5. Interesting plan. If I understand it right the federal government will provide insurance for home buyers. The obvious challenge is that it breaks with the insurance model. Either nobody will be collecting or everybody will, which makes no sense for a normal insurance company. (AIG ended up in that situation.) (This also touches on one of my complaints about “Health insurance”, but that’s a different story.)

    The federal government is not a normal insurance company. If housing prices continue to go down, the government will have to intervene with some sort of stimulus package anyway, so maybe the insurance approach is a good approach.

    Will it work? We still ask the buyer to accept 34%-50% of the potential loss. The buyers we target will still consider the proposition a gamble. The target buyer puts his or her future on the line anyway, so they will only do it if they truly believe in the value will go up. Making the proposition more appealing would be good, but pretty soon we end up giving all the money to the reckless lender anyway. Let me explain after a quick detour.

    Another federal insurance scheme that works well is the deposit insurance (FDIC). It protects the account holder if the bank goes under. The situation here is almost the opposite of the FDIC use case. The guarantee helps the lender by not allowing the homeowner to go under. In other words we will encourage banks to be reckless in their lending practices again.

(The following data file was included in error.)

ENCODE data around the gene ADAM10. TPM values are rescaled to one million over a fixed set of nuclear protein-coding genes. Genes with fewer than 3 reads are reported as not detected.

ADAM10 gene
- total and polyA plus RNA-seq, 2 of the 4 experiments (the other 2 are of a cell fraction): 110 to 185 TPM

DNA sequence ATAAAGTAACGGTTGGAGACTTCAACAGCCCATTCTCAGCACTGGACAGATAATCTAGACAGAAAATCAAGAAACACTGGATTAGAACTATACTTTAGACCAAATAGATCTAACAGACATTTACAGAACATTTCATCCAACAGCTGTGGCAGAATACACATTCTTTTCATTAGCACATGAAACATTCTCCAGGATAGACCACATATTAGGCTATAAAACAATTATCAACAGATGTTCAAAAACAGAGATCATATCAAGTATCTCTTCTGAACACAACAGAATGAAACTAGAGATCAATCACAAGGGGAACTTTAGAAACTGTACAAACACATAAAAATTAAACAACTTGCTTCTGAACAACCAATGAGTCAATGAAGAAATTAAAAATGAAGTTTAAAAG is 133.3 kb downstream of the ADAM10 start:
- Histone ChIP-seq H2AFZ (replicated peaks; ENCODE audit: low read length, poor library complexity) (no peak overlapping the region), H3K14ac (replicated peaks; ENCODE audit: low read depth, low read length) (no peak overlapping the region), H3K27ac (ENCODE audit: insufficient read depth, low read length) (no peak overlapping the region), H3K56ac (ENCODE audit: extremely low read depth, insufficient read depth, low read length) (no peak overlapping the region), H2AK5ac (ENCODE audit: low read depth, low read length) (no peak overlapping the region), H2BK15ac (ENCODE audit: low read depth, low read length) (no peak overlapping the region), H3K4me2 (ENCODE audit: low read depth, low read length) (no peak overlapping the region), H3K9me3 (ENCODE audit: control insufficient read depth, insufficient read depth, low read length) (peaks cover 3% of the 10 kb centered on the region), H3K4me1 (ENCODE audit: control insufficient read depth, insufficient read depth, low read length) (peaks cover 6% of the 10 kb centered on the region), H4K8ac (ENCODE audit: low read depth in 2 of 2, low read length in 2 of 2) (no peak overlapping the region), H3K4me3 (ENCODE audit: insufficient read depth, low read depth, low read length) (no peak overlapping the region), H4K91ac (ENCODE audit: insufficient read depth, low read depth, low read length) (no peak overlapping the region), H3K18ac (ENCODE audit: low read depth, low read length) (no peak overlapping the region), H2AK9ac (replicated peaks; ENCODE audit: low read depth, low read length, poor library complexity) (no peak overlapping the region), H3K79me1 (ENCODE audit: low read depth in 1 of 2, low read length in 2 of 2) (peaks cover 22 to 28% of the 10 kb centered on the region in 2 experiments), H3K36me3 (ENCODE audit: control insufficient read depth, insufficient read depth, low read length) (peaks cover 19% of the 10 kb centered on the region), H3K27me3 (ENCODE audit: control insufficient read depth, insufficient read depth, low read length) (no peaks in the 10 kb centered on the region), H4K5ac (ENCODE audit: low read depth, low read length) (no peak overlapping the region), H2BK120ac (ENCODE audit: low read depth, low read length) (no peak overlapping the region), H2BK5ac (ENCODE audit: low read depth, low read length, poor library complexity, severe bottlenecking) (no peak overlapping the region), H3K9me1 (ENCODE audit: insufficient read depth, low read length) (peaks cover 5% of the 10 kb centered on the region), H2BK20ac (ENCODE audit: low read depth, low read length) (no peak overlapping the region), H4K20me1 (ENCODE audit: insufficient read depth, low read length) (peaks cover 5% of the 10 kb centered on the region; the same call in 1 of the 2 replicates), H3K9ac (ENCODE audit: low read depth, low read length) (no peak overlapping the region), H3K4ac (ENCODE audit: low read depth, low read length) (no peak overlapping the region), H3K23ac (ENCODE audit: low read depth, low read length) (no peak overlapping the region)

Another effect of this proposal seems to be that the government is arbitrarily setting the floor for housing prices. It only makes sense if the housing market is indeed undervalued. Some experts claim the market should stabilize 30% down from today’s levels. (Give/take all the local variations of course.) Assuming that is true this proposal may not much other than subsidize a few home buyers that are buying in the near future. It could be considered unfair by those buying next year or last year.

    In conclusion I’m not convinced this would be a good plan, but it still might be the best plan.

    • maristi Says:

      No question about it, what I am proposing is specifically to call a bottom artificially. I think that is exactly what is needed, because otherwise a) we will most definitely overshoot on the way down, and b) a continuing depression would move that ‘natural bottom’ down because even rents would go down.
      As far as whether buyers will take the gamble, I think most buyers are not sure that they will lose, or sure they will gain. They just don’t know, so if they can have any confidence that the downside exposure is much lower (while the upside is the same), it changes the equation.
      All we need is a spark. If a small portion of the buyers on the sidelines jump in prices will stabilize. Most buyers are not looking for another bull market, they just don’t want to be underwater the minute they move in.


  6. Stability is the 30 year fixed mortgage. Falling home prices is a symptom of an over leveraged housing market. To fix the cause the prices need to go down.

    By setting a bottom we (a) make it easier for some people to avoid foreclosure, which is fair. I wonder what percentage of mortgages we’re talking about here. (b) It may artificially prop up the value for all homeowners, which is unfair.

    This makes sense if we’re already overshooting on the way down, but if we’re not… Will the problems outweigh the benefits? I don’t know.


  7. […] prices must be stabilized, one way or another.  I hope the rest of the TARP is used this way to a large extent. Posted by maristi […]


  8. […] I suspected, rents are going down, same as home prices, although at a slower […]